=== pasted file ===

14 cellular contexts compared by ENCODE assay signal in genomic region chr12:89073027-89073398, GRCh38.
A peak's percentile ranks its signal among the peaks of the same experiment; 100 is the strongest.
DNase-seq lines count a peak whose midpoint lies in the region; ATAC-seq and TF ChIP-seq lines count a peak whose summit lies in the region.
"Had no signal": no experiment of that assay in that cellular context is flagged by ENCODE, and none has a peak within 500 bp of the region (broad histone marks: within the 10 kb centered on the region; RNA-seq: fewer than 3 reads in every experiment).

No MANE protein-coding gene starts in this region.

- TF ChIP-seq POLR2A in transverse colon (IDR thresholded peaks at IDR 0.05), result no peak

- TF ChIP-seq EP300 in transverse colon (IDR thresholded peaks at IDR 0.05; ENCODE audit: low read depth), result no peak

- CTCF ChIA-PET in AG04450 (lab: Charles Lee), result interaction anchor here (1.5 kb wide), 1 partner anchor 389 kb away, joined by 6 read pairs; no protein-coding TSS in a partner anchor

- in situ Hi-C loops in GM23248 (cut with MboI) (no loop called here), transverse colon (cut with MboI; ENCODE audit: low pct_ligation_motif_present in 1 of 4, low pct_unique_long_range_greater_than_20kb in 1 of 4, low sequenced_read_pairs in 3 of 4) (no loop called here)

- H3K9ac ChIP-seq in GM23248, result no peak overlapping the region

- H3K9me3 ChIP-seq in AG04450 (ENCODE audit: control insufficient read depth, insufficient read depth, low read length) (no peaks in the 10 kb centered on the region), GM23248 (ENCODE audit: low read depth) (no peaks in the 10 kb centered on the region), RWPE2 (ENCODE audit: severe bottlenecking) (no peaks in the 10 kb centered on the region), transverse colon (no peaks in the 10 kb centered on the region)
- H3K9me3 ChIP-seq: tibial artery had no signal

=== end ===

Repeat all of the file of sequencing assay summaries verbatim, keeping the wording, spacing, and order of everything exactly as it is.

14 cellular contexts compared by ENCODE assay signal in genomic region chr12:89073027-89073398, GRCh38.
A peak's percentile ranks its signal among the peaks of the same experiment; 100 is the strongest.
DNase-seq lines count a peak whose midpoint lies in the region; ATAC-seq and TF ChIP-seq lines count a peak whose summit lies in the region.
"Had no signal": no experiment of that assay in that cellular context is flagged by ENCODE, and none has a peak within 500 bp of the region (broad histone marks: within the 10 kb centered on the region; RNA-seq: fewer than 3 reads in every experiment).

No MANE protein-coding gene starts in this region.

- TF ChIP-seq POLR2A in transverse colon (IDR thresholded peaks at IDR 0.05), result no peak

- TF ChIP-seq EP300 in transverse colon (IDR thresholded peaks at IDR 0.05; ENCODE audit: low read depth), result no peak

- CTCF ChIA-PET in AG04450 (lab: Charles Lee), result interaction anchor here (1.5 kb wide), 1 partner anchor 389 kb away, joined by 6 read pairs; no protein-coding TSS in a partner anchor

- in situ Hi-C loops in GM23248 (cut with MboI) (no loop called here), transverse colon (cut with MboI; ENCODE audit: low pct_ligation_motif_present in 1 of 4, low pct_unique_long_range_greater_than_20kb in 1 of 4, low sequenced_read_pairs in 3 of 4) (no loop called here)

- H3K9ac ChIP-seq in GM23248, result no peak overlapping the region

- H3K9me3 ChIP-seq in AG04450 (ENCODE audit: control insufficient read depth, insufficient read depth, low read length) (no peaks in the 10 kb centered on the region), GM23248 (ENCODE audit: low read depth) (no peaks in the 10 kb centered on the region), RWPE2 (ENCODE audit: severe bottlenecking) (no peaks in the 10 kb centered on the region), transverse colon (no peaks in the 10 kb centered on the region)
- H3K9me3 ChIP-seq: tibial artery had no signal